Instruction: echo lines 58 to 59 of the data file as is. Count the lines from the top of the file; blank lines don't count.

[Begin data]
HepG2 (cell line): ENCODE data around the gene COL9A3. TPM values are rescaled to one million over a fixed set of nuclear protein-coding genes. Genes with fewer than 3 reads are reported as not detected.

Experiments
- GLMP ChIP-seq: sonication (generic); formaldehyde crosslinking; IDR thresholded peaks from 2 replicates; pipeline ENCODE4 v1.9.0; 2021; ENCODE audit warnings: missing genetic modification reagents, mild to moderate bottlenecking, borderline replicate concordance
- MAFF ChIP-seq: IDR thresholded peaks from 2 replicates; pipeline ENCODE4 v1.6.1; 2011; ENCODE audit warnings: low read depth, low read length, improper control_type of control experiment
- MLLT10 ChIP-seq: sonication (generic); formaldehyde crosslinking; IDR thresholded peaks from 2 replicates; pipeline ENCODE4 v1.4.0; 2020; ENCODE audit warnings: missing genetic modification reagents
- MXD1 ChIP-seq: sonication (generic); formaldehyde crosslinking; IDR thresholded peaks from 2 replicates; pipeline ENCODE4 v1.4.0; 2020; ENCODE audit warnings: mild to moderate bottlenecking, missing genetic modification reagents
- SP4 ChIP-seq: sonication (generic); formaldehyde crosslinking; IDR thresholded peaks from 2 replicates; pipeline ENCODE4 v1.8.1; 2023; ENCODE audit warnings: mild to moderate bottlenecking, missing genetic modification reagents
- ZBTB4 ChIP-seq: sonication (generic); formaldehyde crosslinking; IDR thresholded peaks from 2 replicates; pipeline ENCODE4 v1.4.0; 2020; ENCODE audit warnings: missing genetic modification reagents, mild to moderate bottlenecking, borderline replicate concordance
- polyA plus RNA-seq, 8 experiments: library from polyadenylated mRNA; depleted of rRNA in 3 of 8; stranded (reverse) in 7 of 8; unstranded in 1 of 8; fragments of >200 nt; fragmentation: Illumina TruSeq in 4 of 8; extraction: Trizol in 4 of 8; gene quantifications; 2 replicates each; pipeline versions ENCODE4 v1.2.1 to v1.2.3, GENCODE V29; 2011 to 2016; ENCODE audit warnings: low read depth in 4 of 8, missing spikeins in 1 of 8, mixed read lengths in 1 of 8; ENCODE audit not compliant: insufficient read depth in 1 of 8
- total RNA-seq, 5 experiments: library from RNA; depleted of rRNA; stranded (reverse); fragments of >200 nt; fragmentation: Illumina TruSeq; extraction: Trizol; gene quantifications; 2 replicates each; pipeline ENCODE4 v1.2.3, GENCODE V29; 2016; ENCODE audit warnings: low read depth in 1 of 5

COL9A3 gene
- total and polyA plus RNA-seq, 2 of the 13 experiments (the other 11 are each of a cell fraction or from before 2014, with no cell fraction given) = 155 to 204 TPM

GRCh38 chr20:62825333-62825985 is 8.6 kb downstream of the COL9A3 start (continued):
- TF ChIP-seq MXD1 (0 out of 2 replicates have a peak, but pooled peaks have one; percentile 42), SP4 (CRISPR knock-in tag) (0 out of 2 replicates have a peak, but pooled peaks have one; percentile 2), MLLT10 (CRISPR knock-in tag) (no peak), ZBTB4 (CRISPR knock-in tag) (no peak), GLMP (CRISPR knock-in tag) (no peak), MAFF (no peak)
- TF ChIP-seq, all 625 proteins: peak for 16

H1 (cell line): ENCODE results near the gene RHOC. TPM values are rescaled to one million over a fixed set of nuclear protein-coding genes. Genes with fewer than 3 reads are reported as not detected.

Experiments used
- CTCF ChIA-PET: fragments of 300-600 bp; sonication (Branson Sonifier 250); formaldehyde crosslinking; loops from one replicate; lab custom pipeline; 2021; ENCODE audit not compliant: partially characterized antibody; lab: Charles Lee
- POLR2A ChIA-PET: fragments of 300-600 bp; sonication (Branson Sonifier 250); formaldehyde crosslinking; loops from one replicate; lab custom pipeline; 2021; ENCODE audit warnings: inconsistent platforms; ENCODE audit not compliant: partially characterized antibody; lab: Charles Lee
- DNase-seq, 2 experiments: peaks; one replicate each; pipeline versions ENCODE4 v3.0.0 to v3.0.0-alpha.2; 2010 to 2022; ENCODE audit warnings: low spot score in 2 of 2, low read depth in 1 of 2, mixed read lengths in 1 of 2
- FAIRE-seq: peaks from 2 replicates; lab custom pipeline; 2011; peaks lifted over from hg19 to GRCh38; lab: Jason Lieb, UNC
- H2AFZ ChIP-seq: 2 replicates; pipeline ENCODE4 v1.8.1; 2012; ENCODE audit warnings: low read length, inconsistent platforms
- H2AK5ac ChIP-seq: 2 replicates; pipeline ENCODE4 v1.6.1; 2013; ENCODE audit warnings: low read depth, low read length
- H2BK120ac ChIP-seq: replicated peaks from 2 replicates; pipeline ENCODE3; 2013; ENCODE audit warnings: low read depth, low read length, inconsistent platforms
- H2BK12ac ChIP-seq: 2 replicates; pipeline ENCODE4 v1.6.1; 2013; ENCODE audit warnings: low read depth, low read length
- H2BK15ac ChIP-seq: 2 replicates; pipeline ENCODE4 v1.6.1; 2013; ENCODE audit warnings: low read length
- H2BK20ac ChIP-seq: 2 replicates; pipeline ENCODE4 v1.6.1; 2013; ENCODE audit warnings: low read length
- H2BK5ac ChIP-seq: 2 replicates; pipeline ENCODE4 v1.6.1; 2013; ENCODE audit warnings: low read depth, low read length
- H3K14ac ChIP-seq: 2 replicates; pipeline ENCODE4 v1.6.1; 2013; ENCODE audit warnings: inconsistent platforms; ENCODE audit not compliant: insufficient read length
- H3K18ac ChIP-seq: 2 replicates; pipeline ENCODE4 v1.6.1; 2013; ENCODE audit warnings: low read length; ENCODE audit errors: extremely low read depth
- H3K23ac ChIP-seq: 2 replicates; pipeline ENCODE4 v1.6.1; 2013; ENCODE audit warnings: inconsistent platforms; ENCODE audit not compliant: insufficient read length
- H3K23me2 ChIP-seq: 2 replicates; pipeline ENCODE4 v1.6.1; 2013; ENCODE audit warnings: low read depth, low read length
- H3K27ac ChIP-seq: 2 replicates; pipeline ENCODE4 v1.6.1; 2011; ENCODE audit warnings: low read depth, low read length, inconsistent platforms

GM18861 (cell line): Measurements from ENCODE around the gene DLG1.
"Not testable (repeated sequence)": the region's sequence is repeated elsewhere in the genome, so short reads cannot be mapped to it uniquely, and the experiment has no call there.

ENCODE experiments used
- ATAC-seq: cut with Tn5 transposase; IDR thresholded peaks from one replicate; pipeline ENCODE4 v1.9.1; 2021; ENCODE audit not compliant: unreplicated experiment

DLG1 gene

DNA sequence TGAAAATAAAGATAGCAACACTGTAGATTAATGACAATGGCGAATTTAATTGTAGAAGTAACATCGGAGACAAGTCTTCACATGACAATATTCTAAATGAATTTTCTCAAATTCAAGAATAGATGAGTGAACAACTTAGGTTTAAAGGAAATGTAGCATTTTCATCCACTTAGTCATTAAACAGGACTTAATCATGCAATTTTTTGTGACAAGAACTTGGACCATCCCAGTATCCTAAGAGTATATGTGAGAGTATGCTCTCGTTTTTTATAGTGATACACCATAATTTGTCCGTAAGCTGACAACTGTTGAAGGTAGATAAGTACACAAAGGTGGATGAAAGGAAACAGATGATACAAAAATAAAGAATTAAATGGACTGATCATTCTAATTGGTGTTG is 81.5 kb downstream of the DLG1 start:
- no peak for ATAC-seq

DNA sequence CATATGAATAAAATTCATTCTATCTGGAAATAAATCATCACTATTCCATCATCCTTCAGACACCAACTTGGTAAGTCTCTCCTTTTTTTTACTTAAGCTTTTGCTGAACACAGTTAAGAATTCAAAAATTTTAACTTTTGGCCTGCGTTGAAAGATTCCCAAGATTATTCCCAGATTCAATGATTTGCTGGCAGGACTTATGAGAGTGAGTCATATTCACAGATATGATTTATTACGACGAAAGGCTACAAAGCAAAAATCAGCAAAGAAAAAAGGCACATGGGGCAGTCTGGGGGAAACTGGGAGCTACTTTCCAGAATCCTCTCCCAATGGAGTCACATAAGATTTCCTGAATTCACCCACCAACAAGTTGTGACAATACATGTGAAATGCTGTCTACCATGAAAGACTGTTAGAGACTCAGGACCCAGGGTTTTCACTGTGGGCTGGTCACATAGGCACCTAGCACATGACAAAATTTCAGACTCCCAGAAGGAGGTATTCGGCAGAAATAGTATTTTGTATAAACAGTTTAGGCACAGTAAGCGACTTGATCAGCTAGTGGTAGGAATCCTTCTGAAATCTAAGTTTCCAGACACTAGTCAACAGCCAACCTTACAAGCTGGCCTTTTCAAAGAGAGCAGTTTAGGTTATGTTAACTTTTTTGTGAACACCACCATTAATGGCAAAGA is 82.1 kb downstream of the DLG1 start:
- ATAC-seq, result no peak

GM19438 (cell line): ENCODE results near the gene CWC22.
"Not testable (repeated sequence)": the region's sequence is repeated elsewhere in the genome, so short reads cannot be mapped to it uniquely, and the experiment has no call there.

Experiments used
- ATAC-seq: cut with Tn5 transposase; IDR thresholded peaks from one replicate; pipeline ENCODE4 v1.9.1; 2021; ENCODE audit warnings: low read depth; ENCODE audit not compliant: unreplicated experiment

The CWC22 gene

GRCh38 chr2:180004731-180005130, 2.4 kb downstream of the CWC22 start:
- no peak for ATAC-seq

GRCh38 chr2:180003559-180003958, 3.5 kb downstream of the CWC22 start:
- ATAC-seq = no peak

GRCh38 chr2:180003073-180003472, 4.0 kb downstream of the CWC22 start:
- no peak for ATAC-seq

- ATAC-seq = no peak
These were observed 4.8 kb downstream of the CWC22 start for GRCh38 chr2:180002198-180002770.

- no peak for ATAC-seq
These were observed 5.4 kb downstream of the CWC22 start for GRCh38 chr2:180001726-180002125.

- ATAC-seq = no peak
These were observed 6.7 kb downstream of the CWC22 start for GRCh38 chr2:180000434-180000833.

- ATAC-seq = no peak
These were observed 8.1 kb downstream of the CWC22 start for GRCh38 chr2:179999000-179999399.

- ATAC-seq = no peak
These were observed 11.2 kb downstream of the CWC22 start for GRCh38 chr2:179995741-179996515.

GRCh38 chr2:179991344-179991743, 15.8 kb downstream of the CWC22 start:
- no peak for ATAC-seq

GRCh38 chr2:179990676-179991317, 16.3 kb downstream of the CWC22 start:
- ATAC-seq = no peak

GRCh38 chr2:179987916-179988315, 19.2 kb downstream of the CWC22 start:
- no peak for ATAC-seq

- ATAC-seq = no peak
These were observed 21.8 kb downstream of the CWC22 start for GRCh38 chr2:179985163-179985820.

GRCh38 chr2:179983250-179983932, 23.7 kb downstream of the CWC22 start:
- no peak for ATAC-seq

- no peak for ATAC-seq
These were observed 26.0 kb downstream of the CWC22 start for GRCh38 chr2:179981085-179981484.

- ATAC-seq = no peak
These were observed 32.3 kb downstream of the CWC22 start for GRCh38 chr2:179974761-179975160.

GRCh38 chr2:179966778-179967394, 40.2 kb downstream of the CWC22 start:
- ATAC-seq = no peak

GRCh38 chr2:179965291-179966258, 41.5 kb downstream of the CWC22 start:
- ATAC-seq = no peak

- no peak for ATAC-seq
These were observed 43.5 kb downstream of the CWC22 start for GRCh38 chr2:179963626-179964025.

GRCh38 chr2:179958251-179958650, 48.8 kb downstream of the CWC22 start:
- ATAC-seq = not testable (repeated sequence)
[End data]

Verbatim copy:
- ATAC-seq = no peak
These were observed 6.7 kb downstream of the CWC22 start for GRCh38 chr2:180000434-180000833.